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Digital dictionary helps parents translate youngsters’ onlin

May 22nd, 2019
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  1. Update 12/06/17 @ 22:30
  2. https://www.thetimes.co.uk/article/digital-dictionary-helps-parents-translate-youngsters-online-argot-5t2s3jtzlg9
  3.  
  4. Valentine Low
  5. September 11 2013, 1:01am,
  6. The Times
  7.  
  8. Young people, and those who spend much of their lives online, may be
  9. aware that jelly is not just a wobbly pudding, that swag has nothing
  10. to do with burglars and beach does not always refer to a sandy place
  11. by the seaside.
  12.  
  13. Their parents, however, most likely do not: just as they have no idea
  14. what derp means, let alone butters or jank.
  15.  
  16. According to a survey, nearly two thirds of parents admit that they
  17. have a poor grasp of the language their children use online. Half do
  18. not regularly monitor their child’s online activity.
  19.  
  20. An online digital dictionary has now been launched to help parents
  21. who have no idea what their children are saying when they are talking
  22. to their friends online. It tells them, for instance, that dece means
  23. decent, jank means gross and butters is ugly, while naughty and savage
  24. are both words meaning good. Jelly is jealous, tekkers means skills
  25. and swag is confidence or style.
  26.  
  27. Among the myriad terms of abuse there is beach for bitch, derp for
  28. brain-damaged and prep for stuck-up, while words for stupid include
  29. blond, noob, dub, tool and basic.
  30.  
  31. For a slacker generation, there are of course a plethora of terms to
  32. signify that the speaker could not really care less, including lowe
  33. that and bov. The word cool boasts one of the larger lists of
  34. synonyms, including reem, jock, player, wicked, sick and fly.
  35.  
  36. The dictionary has been set up by Disney’s Club Penguin, an online
  37. world with games and activities for children. Club Penguin is
  38. launching a campaign to teach online safety, It Starts With You,
  39. featuring Una Healy of The Saturdays.
  40.  
  41. Claire Hardaker, Professor of Linguistics at Lancaster University,
  42. has translated passages from Romeo and Juliet and Oliver Twist into
  43. the language young people use online. She said: "Children have always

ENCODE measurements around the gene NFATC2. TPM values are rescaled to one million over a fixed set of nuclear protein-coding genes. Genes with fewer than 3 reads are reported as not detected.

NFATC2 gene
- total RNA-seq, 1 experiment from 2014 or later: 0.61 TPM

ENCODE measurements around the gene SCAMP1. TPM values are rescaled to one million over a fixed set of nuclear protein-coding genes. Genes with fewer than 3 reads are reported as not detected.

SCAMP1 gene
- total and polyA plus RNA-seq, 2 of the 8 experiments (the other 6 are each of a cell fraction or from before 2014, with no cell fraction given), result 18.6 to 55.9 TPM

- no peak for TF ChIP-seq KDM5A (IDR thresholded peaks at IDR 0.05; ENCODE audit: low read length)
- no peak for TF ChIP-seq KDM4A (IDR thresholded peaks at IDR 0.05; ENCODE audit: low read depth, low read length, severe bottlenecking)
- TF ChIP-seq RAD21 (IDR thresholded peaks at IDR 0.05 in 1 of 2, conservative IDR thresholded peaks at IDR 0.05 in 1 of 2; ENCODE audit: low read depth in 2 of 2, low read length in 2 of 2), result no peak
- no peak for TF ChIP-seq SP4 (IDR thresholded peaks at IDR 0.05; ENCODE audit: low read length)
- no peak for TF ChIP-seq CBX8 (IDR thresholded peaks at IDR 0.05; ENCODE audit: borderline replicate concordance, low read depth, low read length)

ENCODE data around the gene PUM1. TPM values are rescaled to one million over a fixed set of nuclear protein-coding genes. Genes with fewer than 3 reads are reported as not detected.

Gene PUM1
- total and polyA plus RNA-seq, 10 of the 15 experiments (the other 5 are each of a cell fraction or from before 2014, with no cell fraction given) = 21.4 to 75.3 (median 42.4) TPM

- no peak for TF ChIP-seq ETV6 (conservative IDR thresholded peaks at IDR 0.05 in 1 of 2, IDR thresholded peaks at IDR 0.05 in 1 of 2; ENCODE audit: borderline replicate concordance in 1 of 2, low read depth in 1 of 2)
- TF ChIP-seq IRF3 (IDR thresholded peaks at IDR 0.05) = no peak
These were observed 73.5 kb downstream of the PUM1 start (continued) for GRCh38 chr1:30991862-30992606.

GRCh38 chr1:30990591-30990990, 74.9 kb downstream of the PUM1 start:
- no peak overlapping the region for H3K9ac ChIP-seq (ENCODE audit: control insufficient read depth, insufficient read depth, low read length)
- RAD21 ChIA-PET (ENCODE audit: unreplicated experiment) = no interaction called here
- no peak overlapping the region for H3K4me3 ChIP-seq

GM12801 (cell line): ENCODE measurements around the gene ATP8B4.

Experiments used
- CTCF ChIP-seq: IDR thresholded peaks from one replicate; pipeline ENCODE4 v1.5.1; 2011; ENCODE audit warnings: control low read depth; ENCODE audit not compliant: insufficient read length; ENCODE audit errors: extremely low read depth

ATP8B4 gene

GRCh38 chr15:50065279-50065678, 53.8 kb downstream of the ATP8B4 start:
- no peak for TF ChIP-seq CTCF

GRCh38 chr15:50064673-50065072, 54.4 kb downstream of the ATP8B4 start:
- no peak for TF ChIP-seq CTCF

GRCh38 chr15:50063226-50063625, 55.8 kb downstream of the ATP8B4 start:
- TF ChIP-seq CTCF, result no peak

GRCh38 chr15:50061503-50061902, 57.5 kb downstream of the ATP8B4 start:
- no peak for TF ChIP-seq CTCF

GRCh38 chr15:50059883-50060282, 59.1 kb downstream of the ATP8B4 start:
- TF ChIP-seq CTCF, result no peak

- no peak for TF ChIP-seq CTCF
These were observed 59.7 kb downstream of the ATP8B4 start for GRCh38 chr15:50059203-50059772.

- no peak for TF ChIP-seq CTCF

44. been wonderful innovators who delight in creating new words — in the
  45. 60s and 70s, hip, whizzo and fab, in the 80s and 90s, gnarly and
  46. phat — and with young people increasingly communicating online,
  47. soaking up dozens of new words, slang language is evolving at
  48. lightning speed, particularly words of praise or insult.
  49.  
  50. "Research suggests the ability to learn new language after our teens
  51. is drastically reduced, so it can be harder for parents to be attuned
  52. to the linguistic evolution that their children are actively driving
  53. forward. This can result in a mismatch between what they think their
  54. children are saying and what their language actually means."
  55.  
  56. Lucy Woodward, Interactive Live Services Director at Club Penguin,
  57. said: "Club Penguin was able to develop this list of words because
  58. our moderators have their fingers on the pulse of popular culture.
  59. As a parent, I know keeping up with my kids’ ever-evolving vocabulary
  60. can be a challenge."
  61.  
  62. Oliver Twist, ancient and modern
  63.  
  64. "Please, sir, I want some more."
  65.  
  66. The master was a fat, healthy man; but he turned very pale. He
  67. gazed in stupefied astonishment on the small rebel for some seconds;
  68. and then clung for support to the copper. The assistants were
  69. paralysed with wonder; the boys with fear.
  70.  
  71. "What!" said the master at length, in a faint voice.
  72.  
  73. "Please, sir," replied Oliver, "I want some more."
  74.  
  75. The master aimed a blow at Oliver’s head with the ladle; pinioned
  76. him in his arms; and shrieked aloud for the beadle.
  77.  
  78. The board were sitting in solemn conclave, when Mr Bumble rushed
  79. into the room in great excitement, and addressing the gentleman in
  80. the high chair, said: "Mr Limbkins, I beg your pardon, sir! Oliver
  81. Twist has asked for more!"
  82.  
  83. WorkhouseWaif (Oliver Twist) published a new blog-post entitled
  84. "Worst. Day. Ever."
  85.  
  86. OMG… crabbiest dy EVR. @dnr hd 2 ask th WkHs Mstr 4sum mr gruel.
  87. He’s a fat dub jock & strd @me lyk I wz a n00b. Thn he sd "lolwhut?!"
  88. so I copypastad & he wnt totally outers, whackd me w/ th ladl, n scrmd
  89. 4 mr b. whn mr b hrd, he wnt str8 2th brd n wuz lyk, "omg, mr l, OT
  90. askd 4more!"x
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